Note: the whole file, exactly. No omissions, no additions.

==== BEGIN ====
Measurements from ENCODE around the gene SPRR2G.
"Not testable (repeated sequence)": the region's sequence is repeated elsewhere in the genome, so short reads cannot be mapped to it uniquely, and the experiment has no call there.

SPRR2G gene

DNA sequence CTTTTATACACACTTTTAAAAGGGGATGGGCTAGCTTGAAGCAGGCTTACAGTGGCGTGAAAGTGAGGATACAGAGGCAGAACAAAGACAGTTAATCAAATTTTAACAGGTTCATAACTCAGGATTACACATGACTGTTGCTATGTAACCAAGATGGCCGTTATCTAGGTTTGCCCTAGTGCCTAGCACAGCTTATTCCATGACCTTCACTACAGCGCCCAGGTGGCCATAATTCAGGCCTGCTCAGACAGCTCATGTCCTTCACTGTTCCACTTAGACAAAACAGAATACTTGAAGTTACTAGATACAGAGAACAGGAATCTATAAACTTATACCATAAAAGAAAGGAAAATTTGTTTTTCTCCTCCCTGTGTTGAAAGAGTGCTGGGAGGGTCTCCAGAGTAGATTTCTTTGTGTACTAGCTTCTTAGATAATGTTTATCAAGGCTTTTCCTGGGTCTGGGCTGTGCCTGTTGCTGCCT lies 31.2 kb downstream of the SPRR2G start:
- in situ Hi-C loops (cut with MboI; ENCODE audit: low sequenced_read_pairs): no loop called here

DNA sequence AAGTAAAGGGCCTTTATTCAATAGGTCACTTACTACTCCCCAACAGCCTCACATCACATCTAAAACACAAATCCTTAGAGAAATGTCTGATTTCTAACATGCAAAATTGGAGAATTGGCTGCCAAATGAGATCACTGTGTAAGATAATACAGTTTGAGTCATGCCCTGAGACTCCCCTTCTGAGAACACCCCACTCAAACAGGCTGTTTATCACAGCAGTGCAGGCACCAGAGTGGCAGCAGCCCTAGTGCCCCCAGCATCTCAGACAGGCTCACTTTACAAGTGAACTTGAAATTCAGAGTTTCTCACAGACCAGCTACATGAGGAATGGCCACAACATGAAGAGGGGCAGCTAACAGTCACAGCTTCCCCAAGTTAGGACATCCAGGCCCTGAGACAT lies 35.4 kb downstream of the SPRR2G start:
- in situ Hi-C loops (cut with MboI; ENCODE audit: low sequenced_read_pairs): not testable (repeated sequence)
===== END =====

Measurements from ENCODE around the gene SPRR2G.
"Not testable (repeated sequence)": the region's sequence is repeated elsewhere in the genome, so short reads cannot be mapped to it uniquely, and the experiment has no call there.

SPRR2G gene

DNA sequence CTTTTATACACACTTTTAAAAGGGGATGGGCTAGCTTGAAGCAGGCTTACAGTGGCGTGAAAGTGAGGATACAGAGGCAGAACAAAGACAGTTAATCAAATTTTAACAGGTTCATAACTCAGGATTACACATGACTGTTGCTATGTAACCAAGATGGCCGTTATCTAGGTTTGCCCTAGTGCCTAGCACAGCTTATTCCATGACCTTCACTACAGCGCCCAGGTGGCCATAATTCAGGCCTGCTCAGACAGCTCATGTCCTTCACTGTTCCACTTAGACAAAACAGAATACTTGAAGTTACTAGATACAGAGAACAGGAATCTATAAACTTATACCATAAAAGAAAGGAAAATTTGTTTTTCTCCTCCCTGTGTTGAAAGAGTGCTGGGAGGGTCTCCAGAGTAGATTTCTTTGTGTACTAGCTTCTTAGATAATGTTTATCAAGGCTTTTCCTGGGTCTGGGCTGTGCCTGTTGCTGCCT lies 31.2 kb downstream of the SPRR2G start:
- in situ Hi-C loops (cut with MboI; ENCODE audit: low sequenced_read_pairs): no loop called here

DNA sequence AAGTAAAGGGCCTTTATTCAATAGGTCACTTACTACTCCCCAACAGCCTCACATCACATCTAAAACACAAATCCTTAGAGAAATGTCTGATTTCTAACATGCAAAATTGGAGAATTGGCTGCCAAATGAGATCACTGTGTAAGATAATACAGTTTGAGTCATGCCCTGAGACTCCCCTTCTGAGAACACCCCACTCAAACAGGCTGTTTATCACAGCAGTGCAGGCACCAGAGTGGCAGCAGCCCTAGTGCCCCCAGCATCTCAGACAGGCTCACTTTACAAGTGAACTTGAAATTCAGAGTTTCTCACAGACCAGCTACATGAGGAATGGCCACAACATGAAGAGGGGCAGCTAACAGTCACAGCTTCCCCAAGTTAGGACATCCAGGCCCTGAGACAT lies 35.4 kb downstream of the SPRR2G start:
- in situ Hi-C loops (cut with MboI; ENCODE audit: low sequenced_read_pairs): not testable (repeated sequence)